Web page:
Terry ..... as you probably know it is not the straight-line speed that has made the huge difference in the early cars and modern cars ....... it's the down force.  At 200 mph, the modern Indy cars could run upside down on a ceiling.  Larry mentioned the Flying Dutchman Arie Luyendyk.  I met him in 2003 after he retired at the Indy 500.  Here is a photo of him with our group.  One photo is of me and a friend right beside the Borg-Warner Trophy and in front of the car out host was sponsoring.  The other photo is in the garage with the young man in the middle who was the driver, Tony Renna.  Tony did a great job that day, as a rookie, and finished 7th in the "Cure Autism" car.  Unfortunately several months later he was killed in a crash during some tests........ tragic.


cool pics john,,,, yeah the venturi body causing negative pressure was a major development in F1 and indy cars ,, the turn speeds now are insane.  i mean 5 times its body weight in downforce,,, hard to imagine.  just think what guys in the old days could do with the cars of today.....  i just always admired mario because he could get into any type of car and win... didn't make any difference to him ,, just race it.  he is the only guy to win the indy 500. daytona 500 and a F1 championship,, pretty big feats by any standards.  here he talks about his flip at indy in 2003 at age 63 running 220 plus 

https://www.youtube.com/watch?v=cMKRvi9UPjk

Sep 22, 2020 - 9:11:54 PM

10833 posts since 1/15/2005

quote:
Originally posted by 1935tb-11
quote:
Originally posted by BanjoLink

Terry ..... as you probably know it is not the straight-line speed that has made the huge difference in the early cars and modern cars ....... it's the down force.  At 200 mph, the modern Indy cars could run upside down on a ceiling.  Larry mentioned the Flying Dutchman Arie Luyendyk.  I met him in 2003 after he retired at the Indy 500.  Here is a photo of him with our group.  One photo is of me and a friend right beside the Borg-Warner Trophy and in front of the car out host was sponsoring.  The other photo is in the garage with the young man in the middle who was the driver, Tony Renna.  Tony did a great job that day, as a rookie, and finished 7th in the "Cure Autism" car.  Unfortunately several months later he was killed in a crash during some tests........ tragic.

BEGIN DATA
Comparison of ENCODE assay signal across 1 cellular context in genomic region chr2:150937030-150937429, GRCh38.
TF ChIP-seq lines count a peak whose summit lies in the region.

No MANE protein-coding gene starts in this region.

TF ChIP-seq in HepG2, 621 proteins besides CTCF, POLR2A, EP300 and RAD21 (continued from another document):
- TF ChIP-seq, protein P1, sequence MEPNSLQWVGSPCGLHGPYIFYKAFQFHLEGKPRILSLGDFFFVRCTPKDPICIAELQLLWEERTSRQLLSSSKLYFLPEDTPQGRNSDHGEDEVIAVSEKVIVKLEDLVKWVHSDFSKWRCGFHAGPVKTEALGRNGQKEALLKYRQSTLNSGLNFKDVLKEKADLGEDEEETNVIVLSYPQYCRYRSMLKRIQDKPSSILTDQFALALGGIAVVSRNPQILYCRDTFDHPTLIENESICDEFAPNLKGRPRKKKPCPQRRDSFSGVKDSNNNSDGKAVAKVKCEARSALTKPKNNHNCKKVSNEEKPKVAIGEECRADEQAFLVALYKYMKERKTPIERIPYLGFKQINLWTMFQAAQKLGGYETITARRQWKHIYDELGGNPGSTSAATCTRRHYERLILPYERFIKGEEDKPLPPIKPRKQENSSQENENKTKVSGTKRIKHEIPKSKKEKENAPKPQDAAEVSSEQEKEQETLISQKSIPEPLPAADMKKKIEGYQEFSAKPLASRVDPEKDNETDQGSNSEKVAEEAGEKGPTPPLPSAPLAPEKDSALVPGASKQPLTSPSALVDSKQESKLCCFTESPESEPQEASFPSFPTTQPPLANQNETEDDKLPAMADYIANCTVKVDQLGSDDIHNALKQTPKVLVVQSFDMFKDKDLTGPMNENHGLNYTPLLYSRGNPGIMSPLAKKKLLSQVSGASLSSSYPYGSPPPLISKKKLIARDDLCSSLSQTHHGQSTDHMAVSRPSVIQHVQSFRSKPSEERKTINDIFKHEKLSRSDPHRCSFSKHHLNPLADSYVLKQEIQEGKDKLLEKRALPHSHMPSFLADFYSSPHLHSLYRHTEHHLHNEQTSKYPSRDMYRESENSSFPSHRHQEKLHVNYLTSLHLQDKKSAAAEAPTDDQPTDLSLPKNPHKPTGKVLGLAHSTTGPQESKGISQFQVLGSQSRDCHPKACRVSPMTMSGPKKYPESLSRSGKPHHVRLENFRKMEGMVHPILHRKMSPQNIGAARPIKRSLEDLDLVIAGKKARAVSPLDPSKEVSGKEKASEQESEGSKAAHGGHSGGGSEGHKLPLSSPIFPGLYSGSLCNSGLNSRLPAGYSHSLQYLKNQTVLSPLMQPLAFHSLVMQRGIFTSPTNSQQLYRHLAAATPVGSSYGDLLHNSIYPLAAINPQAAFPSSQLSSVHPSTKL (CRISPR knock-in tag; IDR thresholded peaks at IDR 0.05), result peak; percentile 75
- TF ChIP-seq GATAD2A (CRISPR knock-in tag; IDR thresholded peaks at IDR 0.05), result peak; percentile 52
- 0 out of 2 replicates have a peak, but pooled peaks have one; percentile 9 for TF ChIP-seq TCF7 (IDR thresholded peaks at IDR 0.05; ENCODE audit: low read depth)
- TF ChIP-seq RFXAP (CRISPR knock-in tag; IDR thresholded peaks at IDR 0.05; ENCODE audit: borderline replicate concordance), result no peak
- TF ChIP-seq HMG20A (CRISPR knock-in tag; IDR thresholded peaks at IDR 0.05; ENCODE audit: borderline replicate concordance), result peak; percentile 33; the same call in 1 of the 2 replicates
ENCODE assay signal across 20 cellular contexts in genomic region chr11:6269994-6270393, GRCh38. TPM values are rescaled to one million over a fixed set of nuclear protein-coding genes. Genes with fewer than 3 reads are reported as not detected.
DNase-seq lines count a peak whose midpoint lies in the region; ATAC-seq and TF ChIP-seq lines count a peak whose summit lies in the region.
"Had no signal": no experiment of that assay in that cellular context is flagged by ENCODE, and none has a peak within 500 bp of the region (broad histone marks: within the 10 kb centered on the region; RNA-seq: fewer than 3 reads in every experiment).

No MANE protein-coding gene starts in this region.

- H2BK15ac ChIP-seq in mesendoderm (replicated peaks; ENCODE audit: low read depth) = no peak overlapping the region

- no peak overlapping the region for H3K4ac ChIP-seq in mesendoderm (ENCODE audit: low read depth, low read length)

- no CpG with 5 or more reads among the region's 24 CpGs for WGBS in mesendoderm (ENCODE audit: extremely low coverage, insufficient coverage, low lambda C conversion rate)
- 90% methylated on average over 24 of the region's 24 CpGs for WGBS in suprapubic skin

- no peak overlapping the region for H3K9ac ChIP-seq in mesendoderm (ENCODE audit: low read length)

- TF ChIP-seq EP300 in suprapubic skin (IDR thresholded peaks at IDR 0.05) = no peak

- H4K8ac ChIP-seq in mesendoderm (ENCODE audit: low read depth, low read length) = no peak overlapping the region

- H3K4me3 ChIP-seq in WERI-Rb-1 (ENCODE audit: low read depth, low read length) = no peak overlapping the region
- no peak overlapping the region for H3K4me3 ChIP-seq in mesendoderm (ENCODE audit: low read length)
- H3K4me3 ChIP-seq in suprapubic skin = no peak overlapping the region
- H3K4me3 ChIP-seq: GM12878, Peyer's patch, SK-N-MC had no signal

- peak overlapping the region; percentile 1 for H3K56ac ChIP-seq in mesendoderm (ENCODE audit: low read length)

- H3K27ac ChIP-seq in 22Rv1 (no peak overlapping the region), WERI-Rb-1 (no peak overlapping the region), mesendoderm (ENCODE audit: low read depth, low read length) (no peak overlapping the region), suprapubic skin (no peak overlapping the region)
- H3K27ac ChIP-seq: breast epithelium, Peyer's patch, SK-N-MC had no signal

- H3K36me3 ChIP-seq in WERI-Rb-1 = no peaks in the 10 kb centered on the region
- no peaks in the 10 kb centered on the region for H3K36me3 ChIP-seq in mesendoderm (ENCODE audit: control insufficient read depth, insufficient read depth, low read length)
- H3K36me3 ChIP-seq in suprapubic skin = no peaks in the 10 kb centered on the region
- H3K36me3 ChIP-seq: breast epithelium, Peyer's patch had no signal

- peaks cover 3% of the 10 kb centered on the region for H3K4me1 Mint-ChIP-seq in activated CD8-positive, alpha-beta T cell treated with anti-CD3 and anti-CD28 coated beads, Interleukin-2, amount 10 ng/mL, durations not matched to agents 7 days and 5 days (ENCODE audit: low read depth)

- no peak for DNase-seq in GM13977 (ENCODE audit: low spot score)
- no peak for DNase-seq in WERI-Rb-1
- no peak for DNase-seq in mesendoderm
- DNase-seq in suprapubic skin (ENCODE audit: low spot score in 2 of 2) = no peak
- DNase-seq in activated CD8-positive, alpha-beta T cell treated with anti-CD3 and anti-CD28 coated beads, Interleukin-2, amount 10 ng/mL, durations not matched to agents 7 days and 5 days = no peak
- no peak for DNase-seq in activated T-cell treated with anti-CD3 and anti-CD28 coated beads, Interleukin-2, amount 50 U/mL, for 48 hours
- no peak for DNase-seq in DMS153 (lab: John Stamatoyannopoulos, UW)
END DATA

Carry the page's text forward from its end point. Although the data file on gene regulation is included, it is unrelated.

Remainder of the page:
cool pics john,,,, yeah the venturi body causing negative pressure was a major development in F1 and indy cars ,, the turn speeds now are insane.  i mean 5 times its body weight in downforce,,, hard to imagine.  just think what guys in the old days could do with the cars of today.....  i just always admired mario because he could get into any type of car and win... didn't make any difference to him ,, just race it.  he is the only guy to win the indy 500. daytona 500 and a F1 championship,, pretty big feats by any standards.  here he talks about his flip at indy in 2003 at age 63 running 220 plus 

https://www.youtube.com/watch?v=cMKRvi9UPjk


Mario was an incredible driver and versatile as you have pointed out.  I have been to bunch of racing schools (Skip Barber Formula Fords), Jim Hall (Go Carts),  and Jim Russell (Rotary Engine open wheel car with wing) but have never driven a car where you really experience a downdraft.  Although the Jim Russell school was at California Motor Speedway, we drove on the inside road course and only got onto the big track straight-away for a short run.  I don't think we could really tell how much the wing was doing.  We got up to about 132 mph in the Formula Fords, but they are not designed for any down force ...... at least when I was driving them.  All of our instructors were terrific drivers and I don't think the average person or race fan understand how much skill these guys have.  Even the ones that work for BMW at their testing facility here in Greenville are darn good and make those cars do just about anything.

Sep 23, 2020 - 4:02:59 PM

5787 posts since 9/5/2006

quote:
Originally posted by BanjoLink
quote:
Originally posted by 1935tb-11
quote:
Originally posted by BanjoLink

Terry ..... as you probably know it is not the straight-line speed that has made the huge difference in the early cars and modern cars ....... it's the down force.  At 200 mph, the modern Indy cars could run upside down on a ceiling.  Larry mentioned the Flying Dutchman Arie Luyendyk.  I met him in 2003 after he retired at the Indy 500.  Here is a photo of him with our group.  One photo is of me and a friend right beside the Borg-Warner Trophy and in front of the car out host was sponsoring.  The other photo is in the garage with the young man in the middle who was the driver, Tony Renna.  Tony did a great job that day, as a rookie, and finished 7th in the "Cure Autism" car.  Unfortunately several months later he was killed in a crash during some tests........ tragic.


cool pics john,,,, yeah the venturi body causing negative pressure was a major development in F1 and indy cars ,, the turn speeds now are insane.  i mean 5 times its body weight in downforce,,, hard to imagine.  just think what guys in the old days could do with the cars of today.....  i just always admired mario because he could get into any type of car and win... didn't make any difference to him ,, just race it.  he is the only guy to win the indy 500. daytona 500 and a F1 championship,, pretty big feats by any standards.  here he talks about his flip at indy in 2003 at age 63 running 220 plus 

https://www.youtube.com/watch?v=cMKRvi9UPjk